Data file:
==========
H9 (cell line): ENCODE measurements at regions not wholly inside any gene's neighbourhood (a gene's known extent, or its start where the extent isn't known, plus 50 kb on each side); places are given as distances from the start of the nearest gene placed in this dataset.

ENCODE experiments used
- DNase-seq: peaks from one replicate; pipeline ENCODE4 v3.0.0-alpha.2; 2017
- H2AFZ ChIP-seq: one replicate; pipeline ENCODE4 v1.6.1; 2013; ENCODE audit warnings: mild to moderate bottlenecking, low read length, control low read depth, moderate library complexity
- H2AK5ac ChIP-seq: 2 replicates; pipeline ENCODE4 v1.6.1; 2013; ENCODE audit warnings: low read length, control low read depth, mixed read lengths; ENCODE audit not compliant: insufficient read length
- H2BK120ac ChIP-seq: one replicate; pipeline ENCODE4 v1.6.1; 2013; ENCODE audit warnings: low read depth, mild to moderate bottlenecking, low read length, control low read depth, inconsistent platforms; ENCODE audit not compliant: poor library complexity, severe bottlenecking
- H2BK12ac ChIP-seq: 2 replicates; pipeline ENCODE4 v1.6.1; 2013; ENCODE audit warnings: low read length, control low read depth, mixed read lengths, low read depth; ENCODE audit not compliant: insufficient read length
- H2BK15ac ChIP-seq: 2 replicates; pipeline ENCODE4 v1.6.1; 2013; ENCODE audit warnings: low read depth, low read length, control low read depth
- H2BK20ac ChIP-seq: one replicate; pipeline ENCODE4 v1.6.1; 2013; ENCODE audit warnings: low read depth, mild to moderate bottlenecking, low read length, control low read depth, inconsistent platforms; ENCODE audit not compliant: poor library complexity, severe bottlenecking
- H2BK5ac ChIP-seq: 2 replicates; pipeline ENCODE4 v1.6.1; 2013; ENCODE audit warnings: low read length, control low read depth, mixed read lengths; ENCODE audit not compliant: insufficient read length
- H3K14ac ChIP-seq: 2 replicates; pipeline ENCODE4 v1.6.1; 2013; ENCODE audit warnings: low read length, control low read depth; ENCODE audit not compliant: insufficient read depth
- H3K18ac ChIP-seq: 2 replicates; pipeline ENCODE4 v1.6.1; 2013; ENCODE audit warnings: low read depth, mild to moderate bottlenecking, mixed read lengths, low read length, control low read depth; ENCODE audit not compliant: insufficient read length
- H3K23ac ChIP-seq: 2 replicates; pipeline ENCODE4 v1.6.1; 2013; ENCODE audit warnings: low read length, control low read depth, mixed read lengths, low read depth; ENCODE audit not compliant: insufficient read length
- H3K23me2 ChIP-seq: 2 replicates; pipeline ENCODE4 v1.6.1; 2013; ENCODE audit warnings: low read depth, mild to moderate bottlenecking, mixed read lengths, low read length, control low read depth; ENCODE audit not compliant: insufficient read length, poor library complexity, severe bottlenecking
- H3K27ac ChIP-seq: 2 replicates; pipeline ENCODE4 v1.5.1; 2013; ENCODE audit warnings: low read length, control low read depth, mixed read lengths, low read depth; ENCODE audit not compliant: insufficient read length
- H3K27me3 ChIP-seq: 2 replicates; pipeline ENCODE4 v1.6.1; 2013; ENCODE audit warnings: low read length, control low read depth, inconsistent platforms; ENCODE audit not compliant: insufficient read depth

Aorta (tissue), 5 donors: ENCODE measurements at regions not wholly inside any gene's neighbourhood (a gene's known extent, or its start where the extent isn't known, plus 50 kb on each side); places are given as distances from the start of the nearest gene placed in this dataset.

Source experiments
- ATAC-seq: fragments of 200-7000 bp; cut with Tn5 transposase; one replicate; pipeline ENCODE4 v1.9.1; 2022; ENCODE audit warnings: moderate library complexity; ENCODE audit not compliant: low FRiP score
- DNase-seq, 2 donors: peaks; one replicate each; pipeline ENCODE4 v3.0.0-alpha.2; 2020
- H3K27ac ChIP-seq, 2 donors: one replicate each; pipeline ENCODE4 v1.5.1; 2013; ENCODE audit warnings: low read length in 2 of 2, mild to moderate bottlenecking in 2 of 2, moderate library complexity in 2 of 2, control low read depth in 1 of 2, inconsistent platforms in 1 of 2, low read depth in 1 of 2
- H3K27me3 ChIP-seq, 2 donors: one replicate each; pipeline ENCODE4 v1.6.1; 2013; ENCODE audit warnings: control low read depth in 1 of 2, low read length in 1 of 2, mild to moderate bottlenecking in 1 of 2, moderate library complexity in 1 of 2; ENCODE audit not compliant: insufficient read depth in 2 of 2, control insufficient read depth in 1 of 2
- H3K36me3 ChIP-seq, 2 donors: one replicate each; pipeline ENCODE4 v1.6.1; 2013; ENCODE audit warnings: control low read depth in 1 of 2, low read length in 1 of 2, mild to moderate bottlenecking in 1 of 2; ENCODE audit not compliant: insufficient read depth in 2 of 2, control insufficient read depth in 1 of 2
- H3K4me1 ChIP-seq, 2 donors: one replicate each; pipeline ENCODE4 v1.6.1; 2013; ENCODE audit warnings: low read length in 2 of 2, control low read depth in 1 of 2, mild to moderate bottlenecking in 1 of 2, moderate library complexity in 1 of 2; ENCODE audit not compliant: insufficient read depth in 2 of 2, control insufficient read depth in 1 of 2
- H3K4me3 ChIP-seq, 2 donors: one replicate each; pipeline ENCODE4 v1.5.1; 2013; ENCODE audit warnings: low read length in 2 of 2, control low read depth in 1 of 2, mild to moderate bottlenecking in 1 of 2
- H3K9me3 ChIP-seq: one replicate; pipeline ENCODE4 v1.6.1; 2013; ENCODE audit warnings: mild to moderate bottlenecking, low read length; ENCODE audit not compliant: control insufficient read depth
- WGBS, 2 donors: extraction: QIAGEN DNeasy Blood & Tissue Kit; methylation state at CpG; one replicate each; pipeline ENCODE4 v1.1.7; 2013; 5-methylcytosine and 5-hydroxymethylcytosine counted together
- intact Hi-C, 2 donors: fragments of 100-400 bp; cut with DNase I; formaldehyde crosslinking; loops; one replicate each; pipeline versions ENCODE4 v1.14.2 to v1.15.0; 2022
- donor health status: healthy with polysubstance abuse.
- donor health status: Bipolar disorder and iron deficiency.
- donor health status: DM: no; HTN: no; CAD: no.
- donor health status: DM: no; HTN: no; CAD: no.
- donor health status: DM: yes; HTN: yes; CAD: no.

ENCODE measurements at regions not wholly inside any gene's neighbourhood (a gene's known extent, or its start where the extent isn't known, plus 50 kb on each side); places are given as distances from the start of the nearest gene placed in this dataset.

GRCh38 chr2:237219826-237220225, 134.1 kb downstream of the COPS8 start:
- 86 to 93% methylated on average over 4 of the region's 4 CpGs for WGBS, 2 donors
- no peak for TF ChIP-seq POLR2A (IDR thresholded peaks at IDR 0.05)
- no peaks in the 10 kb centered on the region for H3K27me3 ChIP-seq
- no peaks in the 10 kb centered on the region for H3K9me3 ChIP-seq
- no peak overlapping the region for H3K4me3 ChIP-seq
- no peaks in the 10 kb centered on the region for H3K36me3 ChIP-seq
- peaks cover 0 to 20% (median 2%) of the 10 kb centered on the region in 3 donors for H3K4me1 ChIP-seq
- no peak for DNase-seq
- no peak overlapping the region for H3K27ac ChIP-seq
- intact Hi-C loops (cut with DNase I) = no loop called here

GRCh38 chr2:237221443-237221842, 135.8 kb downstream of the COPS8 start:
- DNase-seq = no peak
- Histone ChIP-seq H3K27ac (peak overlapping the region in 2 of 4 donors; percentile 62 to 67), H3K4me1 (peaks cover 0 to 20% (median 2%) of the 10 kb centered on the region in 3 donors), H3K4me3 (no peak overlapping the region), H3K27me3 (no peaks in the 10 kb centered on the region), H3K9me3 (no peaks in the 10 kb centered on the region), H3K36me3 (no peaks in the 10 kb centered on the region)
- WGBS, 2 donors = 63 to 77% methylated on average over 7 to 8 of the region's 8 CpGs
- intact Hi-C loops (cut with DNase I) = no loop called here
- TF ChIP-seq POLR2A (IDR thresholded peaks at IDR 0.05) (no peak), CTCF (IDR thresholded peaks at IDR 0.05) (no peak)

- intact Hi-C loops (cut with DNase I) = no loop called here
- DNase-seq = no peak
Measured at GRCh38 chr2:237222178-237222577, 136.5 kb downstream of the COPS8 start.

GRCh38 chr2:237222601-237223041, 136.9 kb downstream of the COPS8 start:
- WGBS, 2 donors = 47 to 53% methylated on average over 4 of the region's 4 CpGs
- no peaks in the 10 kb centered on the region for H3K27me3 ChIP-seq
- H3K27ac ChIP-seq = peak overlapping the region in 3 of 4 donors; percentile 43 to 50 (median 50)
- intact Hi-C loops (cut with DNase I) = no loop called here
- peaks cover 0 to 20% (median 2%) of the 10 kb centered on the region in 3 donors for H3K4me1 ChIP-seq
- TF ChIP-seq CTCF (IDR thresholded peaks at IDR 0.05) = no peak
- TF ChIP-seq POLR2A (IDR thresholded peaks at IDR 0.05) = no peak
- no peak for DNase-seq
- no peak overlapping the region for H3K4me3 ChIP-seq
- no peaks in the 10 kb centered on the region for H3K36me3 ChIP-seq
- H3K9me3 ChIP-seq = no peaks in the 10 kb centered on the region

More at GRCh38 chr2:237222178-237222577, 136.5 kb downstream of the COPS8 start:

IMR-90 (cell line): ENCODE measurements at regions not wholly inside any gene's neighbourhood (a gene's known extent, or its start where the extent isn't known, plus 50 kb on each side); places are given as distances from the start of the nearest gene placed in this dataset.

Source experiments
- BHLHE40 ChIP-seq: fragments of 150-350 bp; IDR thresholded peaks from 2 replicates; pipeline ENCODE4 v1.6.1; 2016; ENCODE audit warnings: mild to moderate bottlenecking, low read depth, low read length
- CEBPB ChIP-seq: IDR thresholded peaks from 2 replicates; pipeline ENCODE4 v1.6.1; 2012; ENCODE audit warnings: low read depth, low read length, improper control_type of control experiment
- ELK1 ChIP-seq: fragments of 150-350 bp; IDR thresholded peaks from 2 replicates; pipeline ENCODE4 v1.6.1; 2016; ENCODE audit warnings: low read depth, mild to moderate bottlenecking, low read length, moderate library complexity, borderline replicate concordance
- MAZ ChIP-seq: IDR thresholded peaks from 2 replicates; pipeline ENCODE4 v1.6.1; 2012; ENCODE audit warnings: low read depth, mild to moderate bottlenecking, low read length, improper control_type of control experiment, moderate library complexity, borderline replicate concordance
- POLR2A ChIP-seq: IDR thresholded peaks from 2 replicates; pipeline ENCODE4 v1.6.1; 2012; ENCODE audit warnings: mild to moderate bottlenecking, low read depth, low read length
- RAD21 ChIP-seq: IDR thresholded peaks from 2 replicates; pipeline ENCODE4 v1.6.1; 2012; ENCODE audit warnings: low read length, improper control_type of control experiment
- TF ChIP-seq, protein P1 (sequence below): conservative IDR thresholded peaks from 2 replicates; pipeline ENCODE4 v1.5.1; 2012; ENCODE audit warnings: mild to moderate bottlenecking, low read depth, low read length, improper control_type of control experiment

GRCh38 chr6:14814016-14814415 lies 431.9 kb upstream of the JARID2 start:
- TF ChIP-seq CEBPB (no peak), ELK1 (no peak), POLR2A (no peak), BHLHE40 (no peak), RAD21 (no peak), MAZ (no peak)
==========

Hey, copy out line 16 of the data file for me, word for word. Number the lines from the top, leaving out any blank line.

- H3K27me3 ChIP-seq: 2 replicates; pipeline ENCODE4 v1.6.1; 2013; ENCODE audit warnings: low read length, control low read depth, inconsistent platforms; ENCODE audit not compliant: insufficient read depth